A small study by the National Institutes of Health found that about a third of preteens suffer from suicidal ideation. The NIH didn’t speculate on why such a large number of preteens are suicidal, but it seems obvious that something in our culture is adversely affecting them.
In the study, 23 preteens screened positive for suicidal risk during hospital emergency room visits, while 79 screened negative. Researchers examined youth suicide risk at three urban children’s hospitals to see how frequently preteens ages 10 to 12 had such a risk.
The hospitals involved were Children’s National Medical Center in Washington, D.C.; Children’s Hospital in Boston; and Nationwide Children’s Hospital in Columbus, Ohio. According to the screening study published in Hospital Pediatrics, one in five of the preteens who visited the ER for psychiatric issues had previously attempted suicide.
“Typically, suicidal thoughts and behaviors are seen in older teens,” Lisa Horowitz, a clinical scientist in the study, said in a news release. “It was troubling to see that so many preteens screened positive for suicidal risk, and we were alarmed to find that many of them had acted on their suicidal thoughts in the past.”
The suicide screening is routinely done whenever preteens and teens come to the emergency ward with any kind of issue. Betsy Novakovich, administrator of emergency services with the NCH Healthcare System in Collier, explained, “As a result of this process we have identified patients of all ages, including children, who are clearly experiencing depression and are in need of further assistance.”
Novakovich cited social media influences and bullying as two causes of preteen depression. She did not mention parenting. It is interesting how so many so-called experts are reluctant to consider parents as a possible source of a child depression or suicidal thoughts. They will focus on other children, on social media, drugs,
A case came to my attention recently of a mother who brought her 12-year-old daughter to see a therapist. The daughter, the mother said, suffered from depression. Almost as soon as the daughter began her session with the therapist, she began complaining that her mother wouldn’t let her breathe. Her mother totally dominated her life and treated her only child as if she were her personal slave. When the daughter told the mother she was depressed, the mother replied, “You’re just saying that to hurt me.”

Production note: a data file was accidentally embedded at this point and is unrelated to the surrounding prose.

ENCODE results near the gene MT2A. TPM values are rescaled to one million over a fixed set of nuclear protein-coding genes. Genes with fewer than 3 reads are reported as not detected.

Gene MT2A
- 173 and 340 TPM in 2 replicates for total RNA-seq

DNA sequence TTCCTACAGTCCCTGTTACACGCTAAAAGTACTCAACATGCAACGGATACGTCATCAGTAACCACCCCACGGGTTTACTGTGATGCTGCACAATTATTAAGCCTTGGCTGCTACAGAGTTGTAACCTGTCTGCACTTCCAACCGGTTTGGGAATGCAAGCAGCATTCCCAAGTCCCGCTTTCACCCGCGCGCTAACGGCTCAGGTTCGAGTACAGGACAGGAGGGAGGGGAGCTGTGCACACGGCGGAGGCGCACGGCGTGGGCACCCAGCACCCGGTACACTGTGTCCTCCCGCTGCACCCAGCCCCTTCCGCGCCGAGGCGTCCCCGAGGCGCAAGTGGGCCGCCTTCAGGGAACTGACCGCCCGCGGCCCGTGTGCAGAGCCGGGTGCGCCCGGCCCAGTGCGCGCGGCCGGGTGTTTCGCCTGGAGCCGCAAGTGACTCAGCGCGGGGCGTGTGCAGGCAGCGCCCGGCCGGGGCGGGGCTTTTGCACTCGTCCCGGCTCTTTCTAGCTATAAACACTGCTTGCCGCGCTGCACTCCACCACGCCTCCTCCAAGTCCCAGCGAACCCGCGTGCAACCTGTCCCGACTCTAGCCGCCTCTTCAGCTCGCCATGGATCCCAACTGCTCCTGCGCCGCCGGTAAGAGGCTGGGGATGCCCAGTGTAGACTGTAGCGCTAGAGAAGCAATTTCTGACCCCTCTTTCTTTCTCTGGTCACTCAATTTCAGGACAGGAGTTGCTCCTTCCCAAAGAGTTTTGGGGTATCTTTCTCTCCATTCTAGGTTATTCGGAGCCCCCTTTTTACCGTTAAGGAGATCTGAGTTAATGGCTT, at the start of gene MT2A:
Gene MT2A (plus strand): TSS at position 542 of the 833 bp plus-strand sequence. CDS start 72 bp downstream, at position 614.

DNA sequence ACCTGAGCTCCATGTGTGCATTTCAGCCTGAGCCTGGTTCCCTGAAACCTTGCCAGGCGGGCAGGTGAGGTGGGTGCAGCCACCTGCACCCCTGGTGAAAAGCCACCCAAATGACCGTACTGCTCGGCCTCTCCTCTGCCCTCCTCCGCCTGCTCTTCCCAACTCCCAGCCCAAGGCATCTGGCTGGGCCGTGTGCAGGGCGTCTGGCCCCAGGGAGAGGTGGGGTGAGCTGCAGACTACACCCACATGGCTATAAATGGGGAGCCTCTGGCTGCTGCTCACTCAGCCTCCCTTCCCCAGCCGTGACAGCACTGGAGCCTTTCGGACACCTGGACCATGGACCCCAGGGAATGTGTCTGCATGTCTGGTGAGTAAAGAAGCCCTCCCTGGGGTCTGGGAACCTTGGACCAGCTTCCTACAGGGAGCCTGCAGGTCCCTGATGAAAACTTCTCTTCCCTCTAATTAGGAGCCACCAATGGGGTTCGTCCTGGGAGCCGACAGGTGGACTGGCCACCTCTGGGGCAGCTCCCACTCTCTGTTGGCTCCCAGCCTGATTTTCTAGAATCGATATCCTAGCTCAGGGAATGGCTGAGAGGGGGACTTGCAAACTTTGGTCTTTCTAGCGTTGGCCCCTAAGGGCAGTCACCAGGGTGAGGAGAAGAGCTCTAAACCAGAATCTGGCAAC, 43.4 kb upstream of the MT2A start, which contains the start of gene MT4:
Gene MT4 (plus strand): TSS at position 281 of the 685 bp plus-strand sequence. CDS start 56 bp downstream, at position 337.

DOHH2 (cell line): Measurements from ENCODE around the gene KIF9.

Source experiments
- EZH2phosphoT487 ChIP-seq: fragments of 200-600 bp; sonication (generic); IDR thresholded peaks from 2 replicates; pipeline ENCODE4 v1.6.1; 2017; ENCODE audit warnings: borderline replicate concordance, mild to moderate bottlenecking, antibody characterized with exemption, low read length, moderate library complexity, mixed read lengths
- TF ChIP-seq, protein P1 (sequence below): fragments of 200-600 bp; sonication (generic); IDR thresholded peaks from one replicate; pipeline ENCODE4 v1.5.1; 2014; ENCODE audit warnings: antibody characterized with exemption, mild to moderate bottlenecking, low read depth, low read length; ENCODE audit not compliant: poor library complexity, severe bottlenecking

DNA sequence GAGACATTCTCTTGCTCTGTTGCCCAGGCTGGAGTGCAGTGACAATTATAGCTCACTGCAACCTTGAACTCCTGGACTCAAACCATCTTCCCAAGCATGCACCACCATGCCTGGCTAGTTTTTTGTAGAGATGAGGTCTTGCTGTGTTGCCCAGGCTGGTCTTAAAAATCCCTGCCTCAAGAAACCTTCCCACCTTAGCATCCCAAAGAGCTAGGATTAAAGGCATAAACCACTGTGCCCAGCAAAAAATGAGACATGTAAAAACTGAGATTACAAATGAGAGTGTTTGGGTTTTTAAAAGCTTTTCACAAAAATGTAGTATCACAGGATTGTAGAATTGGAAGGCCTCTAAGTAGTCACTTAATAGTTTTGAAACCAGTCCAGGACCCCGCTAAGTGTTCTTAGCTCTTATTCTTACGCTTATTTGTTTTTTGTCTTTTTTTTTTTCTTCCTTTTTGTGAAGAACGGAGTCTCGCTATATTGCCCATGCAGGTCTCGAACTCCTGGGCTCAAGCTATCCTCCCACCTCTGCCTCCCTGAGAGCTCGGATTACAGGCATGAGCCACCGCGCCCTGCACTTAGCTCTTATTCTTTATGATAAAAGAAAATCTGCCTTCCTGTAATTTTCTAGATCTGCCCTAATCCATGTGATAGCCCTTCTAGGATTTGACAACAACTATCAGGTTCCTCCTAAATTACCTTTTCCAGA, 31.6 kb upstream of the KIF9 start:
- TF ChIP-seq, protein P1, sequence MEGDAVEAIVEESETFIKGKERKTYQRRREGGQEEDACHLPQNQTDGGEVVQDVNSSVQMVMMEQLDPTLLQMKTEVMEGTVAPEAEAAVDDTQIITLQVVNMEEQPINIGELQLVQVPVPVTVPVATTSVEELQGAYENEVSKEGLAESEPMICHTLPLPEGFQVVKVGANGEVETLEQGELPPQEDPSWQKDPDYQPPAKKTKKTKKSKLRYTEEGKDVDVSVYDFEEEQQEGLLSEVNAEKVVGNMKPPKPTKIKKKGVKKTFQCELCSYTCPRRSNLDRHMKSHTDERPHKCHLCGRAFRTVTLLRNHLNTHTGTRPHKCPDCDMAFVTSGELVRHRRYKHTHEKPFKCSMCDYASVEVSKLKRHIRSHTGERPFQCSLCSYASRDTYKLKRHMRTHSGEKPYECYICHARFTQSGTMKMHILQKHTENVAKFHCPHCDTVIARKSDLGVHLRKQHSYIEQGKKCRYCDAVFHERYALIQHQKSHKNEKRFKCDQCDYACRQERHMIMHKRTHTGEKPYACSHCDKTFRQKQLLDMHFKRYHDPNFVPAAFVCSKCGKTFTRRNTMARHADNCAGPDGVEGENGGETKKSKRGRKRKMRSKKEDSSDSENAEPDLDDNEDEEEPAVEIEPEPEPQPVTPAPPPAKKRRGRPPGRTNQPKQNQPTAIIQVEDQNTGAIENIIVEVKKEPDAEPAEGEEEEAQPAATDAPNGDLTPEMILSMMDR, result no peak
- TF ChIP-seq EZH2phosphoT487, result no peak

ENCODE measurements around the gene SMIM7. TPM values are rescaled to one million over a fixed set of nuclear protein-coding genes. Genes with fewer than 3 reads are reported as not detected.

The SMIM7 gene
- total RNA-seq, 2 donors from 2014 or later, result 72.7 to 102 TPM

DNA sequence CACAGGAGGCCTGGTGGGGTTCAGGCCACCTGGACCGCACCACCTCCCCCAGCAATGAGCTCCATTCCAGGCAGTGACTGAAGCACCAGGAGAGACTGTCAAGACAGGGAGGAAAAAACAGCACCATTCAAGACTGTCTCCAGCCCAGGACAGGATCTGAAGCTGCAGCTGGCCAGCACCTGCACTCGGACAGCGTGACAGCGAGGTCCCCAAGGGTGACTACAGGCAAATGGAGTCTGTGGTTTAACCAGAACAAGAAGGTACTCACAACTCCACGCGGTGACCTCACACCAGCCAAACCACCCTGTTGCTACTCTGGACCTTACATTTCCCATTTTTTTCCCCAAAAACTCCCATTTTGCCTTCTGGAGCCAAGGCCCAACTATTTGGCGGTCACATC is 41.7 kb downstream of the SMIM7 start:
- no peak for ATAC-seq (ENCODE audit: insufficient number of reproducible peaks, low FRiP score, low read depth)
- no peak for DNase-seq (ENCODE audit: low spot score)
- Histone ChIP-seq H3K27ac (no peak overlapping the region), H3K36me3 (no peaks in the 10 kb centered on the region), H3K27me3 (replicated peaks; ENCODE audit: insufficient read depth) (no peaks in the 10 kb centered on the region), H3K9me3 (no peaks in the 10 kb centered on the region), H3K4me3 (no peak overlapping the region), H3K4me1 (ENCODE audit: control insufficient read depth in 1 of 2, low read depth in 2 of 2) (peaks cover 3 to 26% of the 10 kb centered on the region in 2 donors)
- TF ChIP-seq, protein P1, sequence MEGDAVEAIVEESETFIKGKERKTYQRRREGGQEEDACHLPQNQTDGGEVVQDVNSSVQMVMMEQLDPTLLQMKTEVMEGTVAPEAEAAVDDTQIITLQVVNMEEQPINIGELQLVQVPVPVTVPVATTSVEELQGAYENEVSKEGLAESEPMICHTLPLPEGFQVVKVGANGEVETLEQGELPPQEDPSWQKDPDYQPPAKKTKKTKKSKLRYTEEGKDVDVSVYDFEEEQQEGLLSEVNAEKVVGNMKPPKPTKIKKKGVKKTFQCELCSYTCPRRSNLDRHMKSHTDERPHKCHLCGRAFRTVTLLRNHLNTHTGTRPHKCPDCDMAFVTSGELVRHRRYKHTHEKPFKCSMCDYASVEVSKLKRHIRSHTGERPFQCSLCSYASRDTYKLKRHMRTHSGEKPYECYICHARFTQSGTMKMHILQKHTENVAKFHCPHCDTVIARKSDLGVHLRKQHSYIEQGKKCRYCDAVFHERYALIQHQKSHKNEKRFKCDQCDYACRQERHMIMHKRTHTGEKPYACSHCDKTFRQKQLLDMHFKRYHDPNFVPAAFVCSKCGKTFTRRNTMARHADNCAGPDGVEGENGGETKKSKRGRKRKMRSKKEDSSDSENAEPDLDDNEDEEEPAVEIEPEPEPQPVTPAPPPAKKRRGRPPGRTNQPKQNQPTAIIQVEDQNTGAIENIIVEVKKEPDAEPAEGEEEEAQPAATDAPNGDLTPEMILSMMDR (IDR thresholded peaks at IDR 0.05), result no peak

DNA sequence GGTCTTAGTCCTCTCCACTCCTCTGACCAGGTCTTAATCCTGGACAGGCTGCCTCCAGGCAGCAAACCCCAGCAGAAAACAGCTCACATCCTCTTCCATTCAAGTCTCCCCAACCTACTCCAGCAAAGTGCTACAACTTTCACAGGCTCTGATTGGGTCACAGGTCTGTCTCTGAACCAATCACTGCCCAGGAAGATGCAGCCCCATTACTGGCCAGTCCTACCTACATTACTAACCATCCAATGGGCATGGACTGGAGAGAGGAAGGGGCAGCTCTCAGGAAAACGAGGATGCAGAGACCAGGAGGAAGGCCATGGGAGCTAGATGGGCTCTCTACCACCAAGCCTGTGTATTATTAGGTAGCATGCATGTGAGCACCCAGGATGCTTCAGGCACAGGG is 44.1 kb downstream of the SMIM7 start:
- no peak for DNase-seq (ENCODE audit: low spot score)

As a result of this hurtful relationship with her mother, the girl said she often had impulses to throw herself in front of a subway train. “She doesn’t see who I really am,” the daughter cried. “Everything’s about her.”
“What about your father?” the therapist asked.
“He means well, but he’s afraid of my mother. He always backs her up no matter what. Sometimes he’ll come to my room and listen to me, but in the end he’s always back at her side.”
This case is not uncommon. I have encountered many similar cases. Right now in our culture parenting has been put on the back burner. We have made it less important and do not want to see it as responsible for our children’s mental illness. American culture is all about sparing the feelings of parents. This means that if parents are the main source of how children turn out (which they are), this fact can rarely be mentioned.
If we don’t treat the real source of the problem, the problem will never be solved. This is often the case nowadays. The American Psychiatric Association has increasingly viewed mental disorders as biological or genetic, ruling out parenting as a cause. To date, this includes schizophrenia, depression, obsessive-compulsive disorder, bipolar disorder, anorexia nervosa and bulimia nervosa, panic disorder, and delusional disorder. Alcoholics Anonymous considers alcoholism to be genetic. Gay rights people consider homosexuality genetic.
If we make everything genetic or biological, there is nothing to be done about depressed preteens. Just give them some drug to maintain them so their “biological condition” doesn’t do them in. Hence we avoid the real problem, faulty parenting and a culture that is in denial and at odds and unable to solve not only parenting problems but all the problems that are besetting us, such as global warming.
The trend of depressed teens and preteens has been increasing over the years and it appears it will continue to increase.